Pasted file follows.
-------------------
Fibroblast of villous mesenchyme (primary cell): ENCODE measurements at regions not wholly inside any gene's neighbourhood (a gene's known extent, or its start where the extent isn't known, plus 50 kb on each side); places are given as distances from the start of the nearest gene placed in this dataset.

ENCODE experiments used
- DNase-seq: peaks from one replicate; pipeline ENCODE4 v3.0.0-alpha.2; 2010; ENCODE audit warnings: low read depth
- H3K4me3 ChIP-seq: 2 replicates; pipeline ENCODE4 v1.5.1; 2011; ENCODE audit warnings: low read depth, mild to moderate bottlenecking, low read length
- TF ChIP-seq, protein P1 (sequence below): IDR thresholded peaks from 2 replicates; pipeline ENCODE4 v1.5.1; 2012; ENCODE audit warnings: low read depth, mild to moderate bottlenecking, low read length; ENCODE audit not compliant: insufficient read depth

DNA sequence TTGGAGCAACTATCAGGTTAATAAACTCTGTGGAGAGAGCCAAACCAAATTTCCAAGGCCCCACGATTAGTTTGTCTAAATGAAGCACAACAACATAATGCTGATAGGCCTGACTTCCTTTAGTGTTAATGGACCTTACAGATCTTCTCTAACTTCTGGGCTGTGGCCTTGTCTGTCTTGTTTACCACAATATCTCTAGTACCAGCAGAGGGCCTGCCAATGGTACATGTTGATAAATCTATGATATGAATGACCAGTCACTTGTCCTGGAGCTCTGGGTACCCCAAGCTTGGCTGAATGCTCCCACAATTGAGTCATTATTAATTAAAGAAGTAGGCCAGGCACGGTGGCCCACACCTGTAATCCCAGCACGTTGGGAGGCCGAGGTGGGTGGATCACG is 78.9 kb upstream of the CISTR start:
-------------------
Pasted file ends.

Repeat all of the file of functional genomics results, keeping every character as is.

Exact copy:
Fibroblast of villous mesenchyme (primary cell): ENCODE measurements at regions not wholly inside any gene's neighbourhood (a gene's known extent, or its start where the extent isn't known, plus 50 kb on each side); places are given as distances from the start of the nearest gene placed in this dataset.

ENCODE experiments used
- DNase-seq: peaks from one replicate; pipeline ENCODE4 v3.0.0-alpha.2; 2010; ENCODE audit warnings: low read depth
- H3K4me3 ChIP-seq: 2 replicates; pipeline ENCODE4 v1.5.1; 2011; ENCODE audit warnings: low read depth, mild to moderate bottlenecking, low read length
- TF ChIP-seq, protein P1 (sequence below): IDR thresholded peaks from 2 replicates; pipeline ENCODE4 v1.5.1; 2012; ENCODE audit warnings: low read depth, mild to moderate bottlenecking, low read length; ENCODE audit not compliant: insufficient read depth

DNA sequence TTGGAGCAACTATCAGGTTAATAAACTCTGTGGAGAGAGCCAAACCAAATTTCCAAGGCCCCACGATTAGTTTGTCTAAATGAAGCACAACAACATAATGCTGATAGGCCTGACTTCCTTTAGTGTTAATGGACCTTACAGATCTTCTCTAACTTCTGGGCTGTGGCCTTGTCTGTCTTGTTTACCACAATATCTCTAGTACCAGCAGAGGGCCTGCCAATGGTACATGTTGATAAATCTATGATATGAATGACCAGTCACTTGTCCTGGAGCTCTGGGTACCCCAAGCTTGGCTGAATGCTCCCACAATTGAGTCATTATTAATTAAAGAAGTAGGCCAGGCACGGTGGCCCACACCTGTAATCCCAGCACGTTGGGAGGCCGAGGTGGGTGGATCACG is 78.9 kb upstream of the CISTR start: